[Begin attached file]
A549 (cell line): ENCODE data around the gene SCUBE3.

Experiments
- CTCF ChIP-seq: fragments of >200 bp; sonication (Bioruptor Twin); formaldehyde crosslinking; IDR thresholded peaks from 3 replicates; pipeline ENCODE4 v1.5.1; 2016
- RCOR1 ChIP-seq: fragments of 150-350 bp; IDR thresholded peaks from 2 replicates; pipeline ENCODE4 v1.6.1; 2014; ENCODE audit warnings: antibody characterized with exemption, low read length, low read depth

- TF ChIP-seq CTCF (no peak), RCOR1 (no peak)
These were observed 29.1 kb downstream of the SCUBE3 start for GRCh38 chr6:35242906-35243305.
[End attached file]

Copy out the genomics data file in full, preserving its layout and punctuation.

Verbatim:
A549 (cell line): ENCODE data around the gene SCUBE3.

Experiments
- CTCF ChIP-seq: fragments of >200 bp; sonication (Bioruptor Twin); formaldehyde crosslinking; IDR thresholded peaks from 3 replicates; pipeline ENCODE4 v1.5.1; 2016
- RCOR1 ChIP-seq: fragments of 150-350 bp; IDR thresholded peaks from 2 replicates; pipeline ENCODE4 v1.6.1; 2014; ENCODE audit warnings: antibody characterized with exemption, low read length, low read depth

- TF ChIP-seq CTCF (no peak), RCOR1 (no peak)
These were observed 29.1 kb downstream of the SCUBE3 start for GRCh38 chr6:35242906-35243305.